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    Western Log Home Supply Archive Page
    Sunday, November 30, 2008

    During construction the logs can become stained from rain hitting the logs and leaving water spots as well as having black stains develop from water hitting the spikes or lag screws used in construction and leaving unsightly black stains on the logs and other wood. This can be easily removed by using several methods:

    Oxalic Acid

    For black nail stains you can use oxalic acid and water. A cup of oxalic acid in a gallon of warm water is the best mixture for normal stains. If you have a few stains, just rub the solution on with a soft rag and presto..they are gone. If you have a lot of stains or want to brighten up the logs prior to staining the house, you can use a hand, pump sprayer for the job. This solution is poison so keep away from any living thing. Also use eye protection and a face mask to filter out any of the chemicals. This chemical can be obtained at most home centers and goes by the name of "wood bleach".

    Bleach and Water

    Another way to brighten up and clean up logs or deck prior to finishing is to use a mixture of half house hold bleach and half water. This can be sprayed on with a hand held pump sprayer and worked in with a brush on tough spots. Never ever try to make your own super stain remover and mix oxalic acid (wood bleach) and house hold bleach together. This will give off a tremendous volume of noxious fumes that can be damaging to your lungs.

    Sodium Percarbonate (CPR)

    CPR is used to clean and brighten uncoated wood that is dirty, faded or gray from UV exposure. Mix CPR to the brightening solution strength for use on new construction just prior to staining to remove dirt and grime from logs during the building process and to break down mill glaze. Mixed at the log cleaning solution strength—use for periodic cleaning of stained logs to extend the life of your stain. It can be applied eaisly by using a garden sprayer.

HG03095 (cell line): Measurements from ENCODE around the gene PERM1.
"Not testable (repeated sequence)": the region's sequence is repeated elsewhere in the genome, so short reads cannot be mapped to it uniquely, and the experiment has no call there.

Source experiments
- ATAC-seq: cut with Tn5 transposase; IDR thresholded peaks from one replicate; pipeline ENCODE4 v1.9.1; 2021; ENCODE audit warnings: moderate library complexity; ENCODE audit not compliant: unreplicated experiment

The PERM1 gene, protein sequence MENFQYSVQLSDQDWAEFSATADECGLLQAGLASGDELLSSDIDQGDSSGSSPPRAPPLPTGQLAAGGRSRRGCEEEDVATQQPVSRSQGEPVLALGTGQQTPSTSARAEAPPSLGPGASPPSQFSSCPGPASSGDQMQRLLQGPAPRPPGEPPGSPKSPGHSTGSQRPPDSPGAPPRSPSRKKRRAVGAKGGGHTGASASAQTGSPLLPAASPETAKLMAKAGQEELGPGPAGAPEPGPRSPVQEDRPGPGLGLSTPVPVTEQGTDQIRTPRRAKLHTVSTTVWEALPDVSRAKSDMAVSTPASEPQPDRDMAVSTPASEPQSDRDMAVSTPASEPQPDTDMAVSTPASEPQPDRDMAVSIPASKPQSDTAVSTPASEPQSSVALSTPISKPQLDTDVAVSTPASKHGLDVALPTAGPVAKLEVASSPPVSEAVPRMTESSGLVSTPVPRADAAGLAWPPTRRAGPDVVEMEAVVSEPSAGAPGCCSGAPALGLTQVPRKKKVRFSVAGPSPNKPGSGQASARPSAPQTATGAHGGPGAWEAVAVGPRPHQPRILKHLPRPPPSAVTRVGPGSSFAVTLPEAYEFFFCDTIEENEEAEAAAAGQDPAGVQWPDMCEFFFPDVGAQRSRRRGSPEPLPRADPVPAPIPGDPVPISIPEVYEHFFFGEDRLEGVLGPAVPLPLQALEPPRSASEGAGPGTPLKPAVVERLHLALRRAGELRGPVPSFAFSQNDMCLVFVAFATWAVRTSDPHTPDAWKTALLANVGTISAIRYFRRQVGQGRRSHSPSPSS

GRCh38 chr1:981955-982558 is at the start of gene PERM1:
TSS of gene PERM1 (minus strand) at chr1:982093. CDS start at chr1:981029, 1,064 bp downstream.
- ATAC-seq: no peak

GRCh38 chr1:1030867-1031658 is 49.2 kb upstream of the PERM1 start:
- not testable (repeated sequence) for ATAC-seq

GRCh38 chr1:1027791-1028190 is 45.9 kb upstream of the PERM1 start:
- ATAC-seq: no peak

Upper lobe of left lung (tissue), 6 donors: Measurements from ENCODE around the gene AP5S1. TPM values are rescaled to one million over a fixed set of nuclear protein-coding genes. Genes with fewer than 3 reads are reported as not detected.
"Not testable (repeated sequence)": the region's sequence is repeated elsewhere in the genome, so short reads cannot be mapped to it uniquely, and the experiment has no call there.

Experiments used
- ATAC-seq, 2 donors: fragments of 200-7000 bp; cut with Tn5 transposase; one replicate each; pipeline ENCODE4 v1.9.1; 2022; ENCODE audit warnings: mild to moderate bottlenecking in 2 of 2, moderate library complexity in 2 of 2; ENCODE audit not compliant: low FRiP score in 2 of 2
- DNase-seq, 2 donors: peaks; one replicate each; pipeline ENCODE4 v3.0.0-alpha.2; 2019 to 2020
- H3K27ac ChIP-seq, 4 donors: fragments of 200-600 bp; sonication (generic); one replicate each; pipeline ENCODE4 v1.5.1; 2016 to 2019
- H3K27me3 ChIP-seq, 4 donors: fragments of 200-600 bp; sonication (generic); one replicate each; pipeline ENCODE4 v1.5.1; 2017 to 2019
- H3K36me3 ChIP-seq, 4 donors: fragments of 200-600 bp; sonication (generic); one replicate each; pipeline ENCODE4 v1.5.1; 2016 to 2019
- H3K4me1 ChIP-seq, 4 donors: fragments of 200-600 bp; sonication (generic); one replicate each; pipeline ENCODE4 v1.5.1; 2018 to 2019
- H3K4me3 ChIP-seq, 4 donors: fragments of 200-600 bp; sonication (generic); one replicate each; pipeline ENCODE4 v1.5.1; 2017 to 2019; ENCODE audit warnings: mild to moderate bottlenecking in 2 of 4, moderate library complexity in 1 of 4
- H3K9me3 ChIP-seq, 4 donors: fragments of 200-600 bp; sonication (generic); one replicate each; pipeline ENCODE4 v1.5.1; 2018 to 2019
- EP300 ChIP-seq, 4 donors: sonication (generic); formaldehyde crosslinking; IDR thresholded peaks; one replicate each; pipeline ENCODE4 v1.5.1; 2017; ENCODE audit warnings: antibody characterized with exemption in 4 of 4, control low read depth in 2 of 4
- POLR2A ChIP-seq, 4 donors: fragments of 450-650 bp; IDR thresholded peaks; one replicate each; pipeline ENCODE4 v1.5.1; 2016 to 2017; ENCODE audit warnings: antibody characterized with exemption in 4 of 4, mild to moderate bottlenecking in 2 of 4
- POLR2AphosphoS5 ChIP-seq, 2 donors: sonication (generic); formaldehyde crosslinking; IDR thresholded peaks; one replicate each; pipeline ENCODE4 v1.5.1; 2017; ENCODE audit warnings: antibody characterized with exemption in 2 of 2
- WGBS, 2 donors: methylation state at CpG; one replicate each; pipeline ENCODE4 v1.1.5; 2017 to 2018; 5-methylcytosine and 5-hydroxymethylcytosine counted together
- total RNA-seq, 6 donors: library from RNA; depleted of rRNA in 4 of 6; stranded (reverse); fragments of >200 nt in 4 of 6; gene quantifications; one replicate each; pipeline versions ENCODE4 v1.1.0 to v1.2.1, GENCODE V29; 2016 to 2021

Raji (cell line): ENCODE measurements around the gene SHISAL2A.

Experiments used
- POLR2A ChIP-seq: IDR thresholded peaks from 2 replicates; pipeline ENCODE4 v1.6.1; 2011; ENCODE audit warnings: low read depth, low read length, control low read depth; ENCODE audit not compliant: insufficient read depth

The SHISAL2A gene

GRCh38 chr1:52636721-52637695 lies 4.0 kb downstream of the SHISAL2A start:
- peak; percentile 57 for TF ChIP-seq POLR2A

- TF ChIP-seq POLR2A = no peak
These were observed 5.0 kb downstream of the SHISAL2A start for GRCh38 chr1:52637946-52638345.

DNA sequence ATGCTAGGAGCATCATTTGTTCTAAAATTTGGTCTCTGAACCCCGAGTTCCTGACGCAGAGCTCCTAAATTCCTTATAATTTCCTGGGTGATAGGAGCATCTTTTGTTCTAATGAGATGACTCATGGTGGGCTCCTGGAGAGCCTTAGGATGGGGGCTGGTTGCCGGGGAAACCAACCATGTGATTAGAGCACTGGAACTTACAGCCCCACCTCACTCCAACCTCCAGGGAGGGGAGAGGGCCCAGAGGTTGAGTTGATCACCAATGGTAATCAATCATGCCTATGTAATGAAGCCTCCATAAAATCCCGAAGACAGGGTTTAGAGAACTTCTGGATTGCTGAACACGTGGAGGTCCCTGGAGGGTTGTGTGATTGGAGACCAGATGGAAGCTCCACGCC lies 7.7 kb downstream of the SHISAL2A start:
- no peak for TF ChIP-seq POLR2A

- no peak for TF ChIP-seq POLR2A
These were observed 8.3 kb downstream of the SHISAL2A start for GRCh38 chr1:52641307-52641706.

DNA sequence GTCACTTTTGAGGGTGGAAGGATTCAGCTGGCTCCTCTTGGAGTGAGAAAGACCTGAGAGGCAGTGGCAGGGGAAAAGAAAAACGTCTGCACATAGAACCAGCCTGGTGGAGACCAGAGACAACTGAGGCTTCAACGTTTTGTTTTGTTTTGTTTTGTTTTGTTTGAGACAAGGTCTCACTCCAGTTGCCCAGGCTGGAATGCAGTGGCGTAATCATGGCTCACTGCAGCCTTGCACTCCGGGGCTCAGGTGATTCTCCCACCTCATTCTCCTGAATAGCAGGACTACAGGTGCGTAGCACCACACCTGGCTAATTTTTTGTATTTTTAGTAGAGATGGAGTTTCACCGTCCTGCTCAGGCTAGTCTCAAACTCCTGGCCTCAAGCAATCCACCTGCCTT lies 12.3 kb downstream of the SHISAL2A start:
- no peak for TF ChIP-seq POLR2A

Phosphoric Acid

    Phosphoric Acid is a liquid concentrate for cleaning log and wood surfaces. It commonly goes by the nameLog Wash. It can be used as maintenance cleaner or to prepare the surface of wood for a new coat of stain or topcoat.

    The exterior surfaces of a log home are a settling ground for dust, pollen and other airborne contaminants that dull the surface and encourage mold growth. A light cleaning once or twice a year will keep a home looking beautiful and helps prolong the life of the exterior wood finish.

    For preparing the surface of bare or finished wood or for a new coat of stain or topcoat, Log Wash removes dirt, grime, pollen and surface mold and mildew without harming the wood or the finish. As opposed to bleach solutions, Log Wash does not upset the natural pH balance of the wood, thus preventing wood fiber damage and iron tannate stains. It can be applied easily by using a garden sprayer. 

    To learn more about log home and wood cleaners please visit our website at www.westernloghomesupply.com  or give us a call at (719) 547-2135

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    by: Western Log Home Supply
    Monday, November 24, 2008

    The rotten log dilema